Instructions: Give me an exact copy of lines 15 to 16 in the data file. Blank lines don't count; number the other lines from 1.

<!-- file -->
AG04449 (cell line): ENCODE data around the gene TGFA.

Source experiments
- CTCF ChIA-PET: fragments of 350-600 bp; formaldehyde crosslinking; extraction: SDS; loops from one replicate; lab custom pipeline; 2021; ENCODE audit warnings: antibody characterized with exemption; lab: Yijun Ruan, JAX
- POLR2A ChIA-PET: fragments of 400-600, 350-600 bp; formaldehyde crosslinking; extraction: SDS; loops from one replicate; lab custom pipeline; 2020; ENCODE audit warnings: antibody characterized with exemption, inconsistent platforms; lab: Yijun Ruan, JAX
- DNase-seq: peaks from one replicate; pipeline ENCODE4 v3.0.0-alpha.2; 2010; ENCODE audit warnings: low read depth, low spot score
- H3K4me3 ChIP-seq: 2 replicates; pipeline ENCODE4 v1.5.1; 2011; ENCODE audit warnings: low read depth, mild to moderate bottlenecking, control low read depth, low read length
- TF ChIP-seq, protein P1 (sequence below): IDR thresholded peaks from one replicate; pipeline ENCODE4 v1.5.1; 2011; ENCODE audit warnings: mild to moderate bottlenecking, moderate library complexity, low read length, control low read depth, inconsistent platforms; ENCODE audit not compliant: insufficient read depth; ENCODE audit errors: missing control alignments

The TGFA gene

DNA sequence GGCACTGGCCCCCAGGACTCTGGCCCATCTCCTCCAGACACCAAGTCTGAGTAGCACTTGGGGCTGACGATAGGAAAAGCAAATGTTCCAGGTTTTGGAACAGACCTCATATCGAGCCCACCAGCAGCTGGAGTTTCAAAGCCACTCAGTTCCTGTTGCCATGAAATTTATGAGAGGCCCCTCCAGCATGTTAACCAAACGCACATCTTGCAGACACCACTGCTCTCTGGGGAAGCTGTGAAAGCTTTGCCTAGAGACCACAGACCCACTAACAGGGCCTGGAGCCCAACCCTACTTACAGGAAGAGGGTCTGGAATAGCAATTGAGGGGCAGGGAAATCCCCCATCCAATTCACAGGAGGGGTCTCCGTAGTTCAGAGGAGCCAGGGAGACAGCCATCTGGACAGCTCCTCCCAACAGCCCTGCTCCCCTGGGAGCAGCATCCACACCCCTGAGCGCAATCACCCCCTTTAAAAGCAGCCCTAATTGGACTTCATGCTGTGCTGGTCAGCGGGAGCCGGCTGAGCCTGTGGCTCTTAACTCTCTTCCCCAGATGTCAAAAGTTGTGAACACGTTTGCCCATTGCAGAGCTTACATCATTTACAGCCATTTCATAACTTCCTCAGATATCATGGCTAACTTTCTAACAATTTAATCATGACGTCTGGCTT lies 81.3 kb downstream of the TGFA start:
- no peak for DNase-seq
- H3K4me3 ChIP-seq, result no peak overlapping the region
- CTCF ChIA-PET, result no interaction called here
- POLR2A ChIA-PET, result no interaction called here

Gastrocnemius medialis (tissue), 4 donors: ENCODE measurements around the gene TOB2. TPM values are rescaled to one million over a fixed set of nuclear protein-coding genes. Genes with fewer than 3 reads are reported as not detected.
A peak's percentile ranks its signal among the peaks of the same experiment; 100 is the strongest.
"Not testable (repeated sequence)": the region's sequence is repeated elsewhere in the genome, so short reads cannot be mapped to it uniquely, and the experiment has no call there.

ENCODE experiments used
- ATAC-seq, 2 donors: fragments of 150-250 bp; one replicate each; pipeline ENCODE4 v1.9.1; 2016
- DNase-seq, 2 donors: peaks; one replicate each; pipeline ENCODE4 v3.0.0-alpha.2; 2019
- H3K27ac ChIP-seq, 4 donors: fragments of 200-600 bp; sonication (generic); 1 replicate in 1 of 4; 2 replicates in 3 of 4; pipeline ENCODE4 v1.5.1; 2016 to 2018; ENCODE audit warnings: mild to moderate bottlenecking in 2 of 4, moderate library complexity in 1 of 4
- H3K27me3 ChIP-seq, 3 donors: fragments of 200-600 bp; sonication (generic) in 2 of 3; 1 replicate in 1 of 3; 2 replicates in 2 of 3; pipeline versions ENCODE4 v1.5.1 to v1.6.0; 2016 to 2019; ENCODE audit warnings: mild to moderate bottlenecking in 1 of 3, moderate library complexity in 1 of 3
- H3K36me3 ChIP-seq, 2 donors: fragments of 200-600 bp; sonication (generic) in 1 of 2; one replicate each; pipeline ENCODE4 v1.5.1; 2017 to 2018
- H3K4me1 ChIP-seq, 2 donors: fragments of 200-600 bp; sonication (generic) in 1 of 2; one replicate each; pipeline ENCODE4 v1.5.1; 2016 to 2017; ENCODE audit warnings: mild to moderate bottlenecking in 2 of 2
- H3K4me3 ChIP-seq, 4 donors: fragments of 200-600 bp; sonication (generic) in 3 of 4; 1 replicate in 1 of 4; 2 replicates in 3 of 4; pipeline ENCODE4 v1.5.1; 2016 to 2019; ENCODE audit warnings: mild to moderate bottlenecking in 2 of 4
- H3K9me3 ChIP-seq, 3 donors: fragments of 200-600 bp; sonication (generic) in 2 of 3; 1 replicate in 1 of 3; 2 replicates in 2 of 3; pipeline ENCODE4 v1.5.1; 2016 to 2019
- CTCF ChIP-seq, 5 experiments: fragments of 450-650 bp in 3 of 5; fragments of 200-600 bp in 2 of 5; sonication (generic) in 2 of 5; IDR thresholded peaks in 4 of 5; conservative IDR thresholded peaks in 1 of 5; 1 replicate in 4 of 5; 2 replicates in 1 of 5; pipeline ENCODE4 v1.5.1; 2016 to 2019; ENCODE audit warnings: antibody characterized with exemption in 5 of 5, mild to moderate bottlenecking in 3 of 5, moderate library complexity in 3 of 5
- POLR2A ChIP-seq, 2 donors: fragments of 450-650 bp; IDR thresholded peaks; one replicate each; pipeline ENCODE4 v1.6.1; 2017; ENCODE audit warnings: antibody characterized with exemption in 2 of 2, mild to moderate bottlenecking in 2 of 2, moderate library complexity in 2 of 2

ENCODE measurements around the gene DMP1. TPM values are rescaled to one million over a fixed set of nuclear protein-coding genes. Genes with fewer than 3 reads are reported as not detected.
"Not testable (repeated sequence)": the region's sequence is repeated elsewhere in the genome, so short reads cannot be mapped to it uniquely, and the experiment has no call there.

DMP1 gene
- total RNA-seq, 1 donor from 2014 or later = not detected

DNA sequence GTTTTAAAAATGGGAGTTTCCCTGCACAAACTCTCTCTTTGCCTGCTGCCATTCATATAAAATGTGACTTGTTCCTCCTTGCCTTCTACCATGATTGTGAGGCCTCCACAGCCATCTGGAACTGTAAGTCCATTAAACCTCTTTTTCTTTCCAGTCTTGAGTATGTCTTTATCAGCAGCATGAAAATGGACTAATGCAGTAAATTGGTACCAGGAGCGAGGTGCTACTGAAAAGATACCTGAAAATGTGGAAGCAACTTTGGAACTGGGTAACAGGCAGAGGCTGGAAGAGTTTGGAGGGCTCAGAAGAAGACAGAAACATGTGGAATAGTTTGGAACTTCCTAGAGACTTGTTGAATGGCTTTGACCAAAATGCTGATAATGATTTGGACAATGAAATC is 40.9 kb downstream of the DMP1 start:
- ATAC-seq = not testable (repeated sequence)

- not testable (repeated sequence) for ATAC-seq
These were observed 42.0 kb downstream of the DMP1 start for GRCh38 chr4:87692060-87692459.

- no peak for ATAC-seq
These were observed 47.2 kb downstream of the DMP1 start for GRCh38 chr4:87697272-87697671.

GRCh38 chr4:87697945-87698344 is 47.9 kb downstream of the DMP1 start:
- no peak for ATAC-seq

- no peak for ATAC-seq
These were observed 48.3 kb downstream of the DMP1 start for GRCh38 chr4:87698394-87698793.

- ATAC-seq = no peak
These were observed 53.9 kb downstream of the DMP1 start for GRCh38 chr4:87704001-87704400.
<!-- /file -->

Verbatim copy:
A peak's percentile ranks its signal among the peaks of the same experiment; 100 is the strongest.
"Not testable (repeated sequence)": the region's sequence is repeated elsewhere in the genome, so short reads cannot be mapped to it uniquely, and the experiment has no call there.